A NZ family living in Perth are struggling to make ends meet after a father broke his leg and cannot gain access to any benefits. (Photo: Tupungato/123R)
22 May 2018
Phil Pennington – Radio New Zealand
A broken leg and Australia’s unfair treatment of New Zealand citizens has left a family of six living in Perth with only $100 to survive on.
Johno Walsh broke his leg playing in the park with his children at the end of April.
Because his injury occurred outside of his work as a diesel engineer he was ineligible for sick pay or work cover. Now he and his wife Debbie, originally from Hawke’s Bay, found out their income protection insurance won’t pay out until the end of June. They have four children.
So Ms Walsh went to the social welfare office, Centrelink, to see about getting access to their seven years of superannuation paid while living in Australia.
“We sat there for hours. They had no idea. She kept getting us to apply for all sorts of benefits and then would go, ‘Oh no, sorry it’s been rejected cos you’re not citizens’.”
New Zealanders on the Special Category Visa are not eligible for federal benefits. No one can withdraw super for hardship unless they had been on a benefit for six months.
Centrelink staff asked how it was possible permanent residents from other countries were able to qualify for benefits and New Zealanders with seven years in Australia could not.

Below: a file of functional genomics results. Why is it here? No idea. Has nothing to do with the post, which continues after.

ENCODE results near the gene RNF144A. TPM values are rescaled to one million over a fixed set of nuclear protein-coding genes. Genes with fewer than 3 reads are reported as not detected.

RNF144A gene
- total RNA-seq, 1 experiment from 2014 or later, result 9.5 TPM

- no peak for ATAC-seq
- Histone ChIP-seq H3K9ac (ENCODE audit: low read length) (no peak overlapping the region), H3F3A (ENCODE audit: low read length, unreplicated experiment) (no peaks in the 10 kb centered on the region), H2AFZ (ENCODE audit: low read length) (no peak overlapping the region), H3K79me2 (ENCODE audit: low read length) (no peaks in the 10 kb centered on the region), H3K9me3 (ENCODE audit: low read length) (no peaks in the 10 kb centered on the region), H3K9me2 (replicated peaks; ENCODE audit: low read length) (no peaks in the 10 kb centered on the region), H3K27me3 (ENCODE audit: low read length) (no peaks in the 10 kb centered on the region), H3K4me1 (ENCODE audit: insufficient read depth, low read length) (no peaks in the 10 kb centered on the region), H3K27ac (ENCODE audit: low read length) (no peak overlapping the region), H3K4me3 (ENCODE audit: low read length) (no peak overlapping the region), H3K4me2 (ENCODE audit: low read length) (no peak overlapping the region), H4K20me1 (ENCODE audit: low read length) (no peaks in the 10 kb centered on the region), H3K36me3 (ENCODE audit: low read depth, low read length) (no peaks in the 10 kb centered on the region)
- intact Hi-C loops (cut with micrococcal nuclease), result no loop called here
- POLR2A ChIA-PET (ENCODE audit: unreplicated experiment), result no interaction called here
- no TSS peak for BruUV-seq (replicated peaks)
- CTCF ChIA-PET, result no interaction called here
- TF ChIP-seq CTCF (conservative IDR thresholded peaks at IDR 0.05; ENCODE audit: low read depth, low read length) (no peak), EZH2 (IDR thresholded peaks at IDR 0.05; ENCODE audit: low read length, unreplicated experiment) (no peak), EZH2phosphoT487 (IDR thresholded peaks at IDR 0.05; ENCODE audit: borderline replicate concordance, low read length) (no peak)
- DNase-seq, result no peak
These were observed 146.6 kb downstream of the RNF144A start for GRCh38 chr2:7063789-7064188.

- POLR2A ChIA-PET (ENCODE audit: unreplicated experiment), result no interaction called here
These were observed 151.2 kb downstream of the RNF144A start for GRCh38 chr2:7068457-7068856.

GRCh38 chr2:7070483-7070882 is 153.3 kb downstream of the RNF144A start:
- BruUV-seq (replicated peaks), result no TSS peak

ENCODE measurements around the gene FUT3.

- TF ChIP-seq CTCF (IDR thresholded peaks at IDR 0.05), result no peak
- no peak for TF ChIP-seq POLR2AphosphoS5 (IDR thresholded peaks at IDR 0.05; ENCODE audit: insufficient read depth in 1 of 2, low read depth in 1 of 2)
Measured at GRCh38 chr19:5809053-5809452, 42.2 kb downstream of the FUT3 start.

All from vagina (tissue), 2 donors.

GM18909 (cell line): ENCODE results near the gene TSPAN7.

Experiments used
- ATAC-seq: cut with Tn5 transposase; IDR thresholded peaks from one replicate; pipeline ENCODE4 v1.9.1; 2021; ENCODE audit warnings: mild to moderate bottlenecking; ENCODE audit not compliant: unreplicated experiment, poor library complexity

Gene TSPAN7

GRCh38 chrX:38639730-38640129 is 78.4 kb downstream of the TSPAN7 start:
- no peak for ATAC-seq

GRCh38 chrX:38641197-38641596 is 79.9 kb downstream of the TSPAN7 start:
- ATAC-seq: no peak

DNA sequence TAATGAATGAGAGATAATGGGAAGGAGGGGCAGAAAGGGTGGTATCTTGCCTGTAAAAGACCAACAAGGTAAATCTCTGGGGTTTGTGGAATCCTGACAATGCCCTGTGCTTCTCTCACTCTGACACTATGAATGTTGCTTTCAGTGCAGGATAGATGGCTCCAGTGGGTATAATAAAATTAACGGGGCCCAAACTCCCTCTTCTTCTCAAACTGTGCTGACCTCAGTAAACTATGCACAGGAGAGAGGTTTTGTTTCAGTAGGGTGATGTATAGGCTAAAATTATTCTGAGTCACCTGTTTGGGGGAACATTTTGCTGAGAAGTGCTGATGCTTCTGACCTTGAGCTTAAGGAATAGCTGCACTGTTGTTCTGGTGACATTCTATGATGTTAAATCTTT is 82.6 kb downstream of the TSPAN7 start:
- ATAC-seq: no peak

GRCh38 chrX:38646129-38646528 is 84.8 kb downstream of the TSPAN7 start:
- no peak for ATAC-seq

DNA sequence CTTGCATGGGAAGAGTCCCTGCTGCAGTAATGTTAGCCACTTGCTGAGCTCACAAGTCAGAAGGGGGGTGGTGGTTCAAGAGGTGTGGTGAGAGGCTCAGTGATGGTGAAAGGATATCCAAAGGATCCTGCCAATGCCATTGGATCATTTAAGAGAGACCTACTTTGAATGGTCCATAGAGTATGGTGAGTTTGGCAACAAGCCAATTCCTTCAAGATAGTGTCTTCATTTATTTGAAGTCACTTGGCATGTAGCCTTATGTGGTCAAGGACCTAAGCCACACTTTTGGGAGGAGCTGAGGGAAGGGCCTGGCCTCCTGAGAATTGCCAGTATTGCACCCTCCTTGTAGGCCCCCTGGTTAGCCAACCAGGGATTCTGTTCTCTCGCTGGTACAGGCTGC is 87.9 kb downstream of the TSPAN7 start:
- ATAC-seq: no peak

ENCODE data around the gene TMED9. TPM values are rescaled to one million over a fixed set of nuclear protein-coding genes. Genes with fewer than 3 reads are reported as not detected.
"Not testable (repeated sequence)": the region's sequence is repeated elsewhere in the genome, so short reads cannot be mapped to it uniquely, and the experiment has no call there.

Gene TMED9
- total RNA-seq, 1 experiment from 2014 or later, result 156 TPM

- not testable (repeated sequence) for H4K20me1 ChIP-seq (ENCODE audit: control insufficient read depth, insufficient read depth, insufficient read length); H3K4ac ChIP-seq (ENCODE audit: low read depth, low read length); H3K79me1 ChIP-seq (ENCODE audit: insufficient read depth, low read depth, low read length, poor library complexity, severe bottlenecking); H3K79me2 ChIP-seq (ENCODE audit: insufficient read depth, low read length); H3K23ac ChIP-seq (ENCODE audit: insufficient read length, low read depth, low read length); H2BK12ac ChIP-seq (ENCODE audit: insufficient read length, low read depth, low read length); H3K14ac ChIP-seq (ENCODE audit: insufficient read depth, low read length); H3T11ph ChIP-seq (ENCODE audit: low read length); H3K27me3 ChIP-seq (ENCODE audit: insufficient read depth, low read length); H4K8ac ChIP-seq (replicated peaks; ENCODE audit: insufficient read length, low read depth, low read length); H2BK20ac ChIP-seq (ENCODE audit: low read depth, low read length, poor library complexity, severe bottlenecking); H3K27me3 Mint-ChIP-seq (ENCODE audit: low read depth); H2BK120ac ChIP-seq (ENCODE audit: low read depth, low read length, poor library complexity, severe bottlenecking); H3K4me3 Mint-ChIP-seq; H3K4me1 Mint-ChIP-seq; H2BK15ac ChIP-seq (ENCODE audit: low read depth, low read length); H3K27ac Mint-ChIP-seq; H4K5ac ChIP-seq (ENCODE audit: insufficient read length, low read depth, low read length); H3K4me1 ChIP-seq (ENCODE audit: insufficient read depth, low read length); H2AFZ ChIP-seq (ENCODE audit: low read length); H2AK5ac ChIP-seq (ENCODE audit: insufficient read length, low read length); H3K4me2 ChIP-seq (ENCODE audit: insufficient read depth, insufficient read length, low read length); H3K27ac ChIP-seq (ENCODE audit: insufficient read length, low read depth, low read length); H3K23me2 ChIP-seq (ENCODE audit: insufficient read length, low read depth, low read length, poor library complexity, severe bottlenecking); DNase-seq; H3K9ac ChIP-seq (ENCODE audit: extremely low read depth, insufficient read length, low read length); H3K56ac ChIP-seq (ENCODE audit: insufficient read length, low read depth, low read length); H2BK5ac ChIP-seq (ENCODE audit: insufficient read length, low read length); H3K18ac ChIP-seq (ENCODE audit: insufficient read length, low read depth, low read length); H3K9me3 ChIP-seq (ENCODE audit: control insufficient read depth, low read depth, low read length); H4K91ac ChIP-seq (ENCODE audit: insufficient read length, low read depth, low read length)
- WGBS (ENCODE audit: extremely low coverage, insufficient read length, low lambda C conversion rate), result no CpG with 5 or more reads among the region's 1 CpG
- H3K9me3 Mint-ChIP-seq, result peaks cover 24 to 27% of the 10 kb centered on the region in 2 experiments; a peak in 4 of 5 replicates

“Why would it be [locked]. It’s our money, it’s ours,” Ms Walsh said.
“As for ANZAC, it just makes us furious. It’s just not fair. The rest of the world get a better deal.”
The bank had put their mortgage on hold but interest was backing up.
It was unsure if Mr Walsh would need further surgery. An initial mistake in diagnosis meant he was sent back to work for 10 days after breaking his leg, which had made it worse.
“Surely there must be something for us, we have four children. How are we supposed to feed them for the next four weeks?
“They said I could go to work, but my husband can’t walk.”
They and their New Zealand friends both had no idea that their income protection nor superannuation would buffer them.
“We’re trying to play it cool cos we don’t want our kids to know, because I don’t think they need to worry about where their next meal is coming from.
“That’s the life of a New Zealand citizen in Australia.”
[Read the Radio NZ article].